A key hallmark of both type 1 and type 2 diabetes is loss of beta-cell mass (BCM) and function (BCF). With current methodologies, BCM can only be studied by staining of postmortem biopsies, which precludes longitudinal assessment [1
]. Current plasma markers such as blood glucose concentration, percentage of glycated hemoglobin (HbA1c), and C-peptide levels only give an estimation of BCF instead of BCM, again making it challenging to longitudinally estimate the residual BCM in patients with type 1 or type 2 diabetes—both during the progression of disease and in response to therapy.
Positron-emission tomography (PET) is a highly sensitive and quantitative medical imaging technique that was proposed to noninvasively image the pancreas and quantify BCM [2
]. A validated PET imaging marker for BCM could greatly improve our understanding of diabetes etiology and enable new endpoints in therapy development.
A transmembrane G-protein-coupled receptor (GPR44, also known as CRTH2, PTGDR2, or CD294) that binds to endogenous prostaglandin D2 was recently identified as a biomarker for monitoring BCM by proteomic and transcriptomic screening [3
]. Specifically, GPR44 is highly expressed in beta cells but not in other exocrine and endocrine cells in the human pancreas, nonhuman primates, and pigs [4
]. Activation of GPR44 by endogenous prostaglandin D2 was posited to inhibit insulin secretion—a hypothesis supported by increased insulin secretion in response to administration of GPR44 inhibitors in vitro and in vivo. However, oral administration of a GRP44 inhibitor showed no major impact on insulin secretion in patients with type 2 diabetes [5
] but demonstrated improvement of islet function under inflammatory and hyperglycemic stress [6
]. GPR44 is also expressed on certain immune cells, e.g., eosinophils and T-helper type 2 cells (Th2), which are involved in asthma and are related to eosinophil activation. Thus, inhibition of GPR44 has been well studied in inflammatory processes responsible for allergy and asthma [7
]. Numerous GPR44 antagonists have therefore been developed to treat asthma and other allergic diseases, and a few of these have entered late clinical phase drug development [8
Previous evaluation of GPR44 antagonists [3
H]AZD3825 and [11
C]AZ12204657 showed promising results, indicating that GPR44 could be a suitable target for imaging BCM [9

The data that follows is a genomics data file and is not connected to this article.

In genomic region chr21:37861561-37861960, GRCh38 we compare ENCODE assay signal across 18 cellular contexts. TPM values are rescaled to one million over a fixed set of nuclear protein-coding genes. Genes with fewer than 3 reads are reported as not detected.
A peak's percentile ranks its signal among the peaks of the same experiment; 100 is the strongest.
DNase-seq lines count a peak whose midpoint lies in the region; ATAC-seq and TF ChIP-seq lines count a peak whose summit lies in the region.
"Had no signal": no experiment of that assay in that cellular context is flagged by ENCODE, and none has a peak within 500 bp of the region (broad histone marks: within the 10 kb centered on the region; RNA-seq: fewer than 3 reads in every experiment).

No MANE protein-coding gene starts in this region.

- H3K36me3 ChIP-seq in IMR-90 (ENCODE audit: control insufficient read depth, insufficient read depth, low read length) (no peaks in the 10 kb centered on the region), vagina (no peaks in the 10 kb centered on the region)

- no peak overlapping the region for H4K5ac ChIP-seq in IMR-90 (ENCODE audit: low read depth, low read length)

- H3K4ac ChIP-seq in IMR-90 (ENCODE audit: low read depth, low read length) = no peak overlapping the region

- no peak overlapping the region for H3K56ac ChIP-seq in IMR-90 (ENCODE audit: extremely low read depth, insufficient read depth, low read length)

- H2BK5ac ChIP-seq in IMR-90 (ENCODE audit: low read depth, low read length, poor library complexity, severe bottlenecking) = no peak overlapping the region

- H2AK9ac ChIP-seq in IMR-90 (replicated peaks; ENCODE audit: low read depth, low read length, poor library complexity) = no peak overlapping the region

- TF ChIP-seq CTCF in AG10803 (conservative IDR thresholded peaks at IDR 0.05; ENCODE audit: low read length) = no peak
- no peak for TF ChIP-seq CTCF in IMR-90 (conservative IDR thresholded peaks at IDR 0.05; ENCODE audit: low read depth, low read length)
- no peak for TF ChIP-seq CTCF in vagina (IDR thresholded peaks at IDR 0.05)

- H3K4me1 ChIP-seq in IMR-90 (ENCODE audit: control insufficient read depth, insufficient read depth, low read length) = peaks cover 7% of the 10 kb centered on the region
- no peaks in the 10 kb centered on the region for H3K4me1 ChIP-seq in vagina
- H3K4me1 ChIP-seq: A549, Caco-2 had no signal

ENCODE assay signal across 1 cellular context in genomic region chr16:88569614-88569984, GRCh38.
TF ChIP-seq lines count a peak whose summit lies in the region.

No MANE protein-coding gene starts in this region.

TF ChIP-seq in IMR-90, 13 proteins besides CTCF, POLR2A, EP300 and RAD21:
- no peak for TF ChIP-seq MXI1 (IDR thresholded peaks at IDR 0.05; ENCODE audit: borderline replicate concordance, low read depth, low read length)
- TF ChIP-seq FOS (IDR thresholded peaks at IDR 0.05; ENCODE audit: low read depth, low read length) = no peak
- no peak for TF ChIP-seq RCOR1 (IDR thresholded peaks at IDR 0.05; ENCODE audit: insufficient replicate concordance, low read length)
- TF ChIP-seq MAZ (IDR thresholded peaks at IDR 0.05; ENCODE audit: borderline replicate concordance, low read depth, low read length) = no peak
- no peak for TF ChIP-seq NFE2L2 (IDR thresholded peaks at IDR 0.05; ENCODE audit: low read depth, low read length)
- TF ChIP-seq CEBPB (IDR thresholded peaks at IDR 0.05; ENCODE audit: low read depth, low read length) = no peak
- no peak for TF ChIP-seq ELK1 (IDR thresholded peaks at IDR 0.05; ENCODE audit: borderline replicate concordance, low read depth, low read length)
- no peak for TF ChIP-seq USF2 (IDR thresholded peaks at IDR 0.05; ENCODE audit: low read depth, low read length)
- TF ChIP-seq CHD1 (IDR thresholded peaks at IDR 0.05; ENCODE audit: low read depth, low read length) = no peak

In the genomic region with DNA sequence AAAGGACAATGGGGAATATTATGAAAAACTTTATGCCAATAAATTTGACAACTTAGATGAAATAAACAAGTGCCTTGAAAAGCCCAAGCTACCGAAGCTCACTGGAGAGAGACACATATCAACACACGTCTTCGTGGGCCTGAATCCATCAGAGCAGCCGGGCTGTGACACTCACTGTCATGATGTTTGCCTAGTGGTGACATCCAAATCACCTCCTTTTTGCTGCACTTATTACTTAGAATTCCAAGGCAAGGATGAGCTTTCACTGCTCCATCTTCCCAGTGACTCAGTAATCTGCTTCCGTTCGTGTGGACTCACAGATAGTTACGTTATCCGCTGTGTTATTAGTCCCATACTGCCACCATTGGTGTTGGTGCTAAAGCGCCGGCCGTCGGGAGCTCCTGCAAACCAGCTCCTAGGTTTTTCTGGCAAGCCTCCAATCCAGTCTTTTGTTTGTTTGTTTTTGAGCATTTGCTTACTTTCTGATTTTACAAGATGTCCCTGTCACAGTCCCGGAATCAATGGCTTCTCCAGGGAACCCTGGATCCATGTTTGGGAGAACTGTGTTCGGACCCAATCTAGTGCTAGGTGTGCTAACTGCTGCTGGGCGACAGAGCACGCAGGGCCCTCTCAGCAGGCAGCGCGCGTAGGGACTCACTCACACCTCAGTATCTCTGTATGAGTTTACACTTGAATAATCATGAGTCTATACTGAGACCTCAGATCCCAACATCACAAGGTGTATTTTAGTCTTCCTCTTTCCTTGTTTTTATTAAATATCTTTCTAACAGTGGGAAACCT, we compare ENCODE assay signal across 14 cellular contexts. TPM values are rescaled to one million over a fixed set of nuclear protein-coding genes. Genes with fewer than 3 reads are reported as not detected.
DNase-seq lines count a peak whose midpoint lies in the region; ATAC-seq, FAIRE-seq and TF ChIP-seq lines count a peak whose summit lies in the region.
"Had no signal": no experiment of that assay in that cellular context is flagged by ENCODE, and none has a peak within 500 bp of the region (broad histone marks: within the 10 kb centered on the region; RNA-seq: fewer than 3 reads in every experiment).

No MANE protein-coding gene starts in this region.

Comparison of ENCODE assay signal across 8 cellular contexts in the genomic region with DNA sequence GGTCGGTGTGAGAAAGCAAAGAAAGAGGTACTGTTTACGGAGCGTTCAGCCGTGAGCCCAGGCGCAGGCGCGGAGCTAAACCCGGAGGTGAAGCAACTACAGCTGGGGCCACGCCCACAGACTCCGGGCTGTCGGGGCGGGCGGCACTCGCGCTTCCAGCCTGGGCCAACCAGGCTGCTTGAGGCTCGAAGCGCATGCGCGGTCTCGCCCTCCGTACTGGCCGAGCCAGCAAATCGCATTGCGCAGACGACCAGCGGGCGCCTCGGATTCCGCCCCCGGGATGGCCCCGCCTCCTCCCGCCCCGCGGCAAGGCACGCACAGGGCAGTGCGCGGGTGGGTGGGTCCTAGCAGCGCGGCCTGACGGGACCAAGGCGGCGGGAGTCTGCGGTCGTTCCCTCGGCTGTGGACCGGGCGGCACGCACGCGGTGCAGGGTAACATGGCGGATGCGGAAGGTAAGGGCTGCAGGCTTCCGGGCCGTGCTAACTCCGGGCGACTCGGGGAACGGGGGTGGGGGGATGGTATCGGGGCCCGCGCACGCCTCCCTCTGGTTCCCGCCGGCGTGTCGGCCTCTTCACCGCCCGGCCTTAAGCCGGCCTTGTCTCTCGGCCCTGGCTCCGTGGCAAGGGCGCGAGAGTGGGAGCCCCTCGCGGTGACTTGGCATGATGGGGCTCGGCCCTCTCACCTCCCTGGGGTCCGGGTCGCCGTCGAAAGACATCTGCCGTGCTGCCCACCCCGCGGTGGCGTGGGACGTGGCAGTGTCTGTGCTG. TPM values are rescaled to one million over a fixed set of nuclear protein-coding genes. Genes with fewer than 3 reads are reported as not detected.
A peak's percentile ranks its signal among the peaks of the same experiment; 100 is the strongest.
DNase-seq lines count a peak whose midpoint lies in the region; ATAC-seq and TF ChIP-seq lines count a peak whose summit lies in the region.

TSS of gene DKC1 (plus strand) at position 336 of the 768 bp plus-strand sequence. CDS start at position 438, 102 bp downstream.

]. MK-7246 is a GPR44 antagonist originally developed to treat respiratory diseases [11
]. It was reported to selectively bind to GPR44 in a reversible manner and possesses high affinity and good pharmacokinetic properties [12
]. Our group previously radiolabeled MK-7246 with carbon-11. Initial preliminary preclinical evaluation showed promising results in binding, biodistribution, and dosimetry tests [13
]. Herein, we describe an improved method to synthesize [11
C]MK-7246 and further evaluate it as a marker for GPR44 in a pig model and in cell lines.
2. Materials and Methods
2.1. General Information
All reagents were purchased from Sigma-Aldrich (analytical grade or higher) and used without further purification, unless stated otherwise. Helium and nitrogen (with 0.05% oxygen) gas were purchased from AGA. Crimp neck conical reaction vials (0.9 mL) were purchased from VWR and the seal (1.5 mm thickness, 11 mm diameter, aluminum crimp cap, silicone/PTFE septum) was purchased from Scantec Nordic.
2.2. In Silico Docking
The in silico structure of human GPR44 was obtained from the RCSB Protein Data Bank (6D27.pdb) (Figure 1
A,B). The structure of MK-7246 was exported as an mdl file from ChemDraw 18.2 (PerkinElmer) and converted to pdb format by the OpenBabel online tool.
Docking of MK-7246 to GPR44 was performed in the visualization software PythonPrescription PyRx 0.8 using molecular docking program AutoDock Vina. The in silico assessment of binding affinity (ΔG, in kcal/mol) was obtained from the optimal docking score. The docked molecules were visualized in the software PyMOL (Schrödinger).
The radiosynthesis was conducted in Tracer Production System (TPS), which was built inhouse for automation. Preparative high-performance liquid chromatography (prep-HPLC) was performed using an Agilent 1260 Infinity II pump, Agilent 1260 Infinity II UV detector, Bioscan Flow-count PMT radiodetector, TPS autosampler, and an ACE 5 SuperC18 column (150 × 10 mm). Analytical HPLC was performed using an Agilent 1290 Infinity II pump, Agilent 1290 Infinity II UV detector, Flow-count PMT radiodetector, and a Chromolith Performance RP-18e column (100 × 4.6 mm). The mobile phase of prep-HPLC was 53% acetonitrile in ammonium formate (50 mM, pH 3.5) at a flow rate of 5 mL/min. The mobile phase of analytical HPLC was acetonitrile and water (with 0.1% trifluoroacetic acid) at a flow rate of 4 mL/min, varying the concentration of acetonitrile from 5 to 73% over 8 min. All radiochemical yields (RCYs) were calculated based on [11C]methyl iodide and the activity in the formulated product (decay corrected). The radiochemical purity (RP) and the molar activity were assessed by analytical HPLC with a sample withdrawn from the formulated product solution at the end of synthesis (EOS). The identity of the labeled products was assessed by spiking the sample with nonradioactive MK-7246.
C]carbon dioxide (approximately 20 µAh of irradiation) was transferred to a solution of 300 μL LiAlH4
(0.1 M) in tetrahydrofuran (THF) in a glass vessel. The THF was evaporated at 80 °C for 2 min with a nitrogen flow of 160 mL/min. Then, 600 μL of hydriodic acid (57%) was added and the mixture was heated at 130 °C for 1 min with both the inlet and outlet of the vessel closed. The formed [11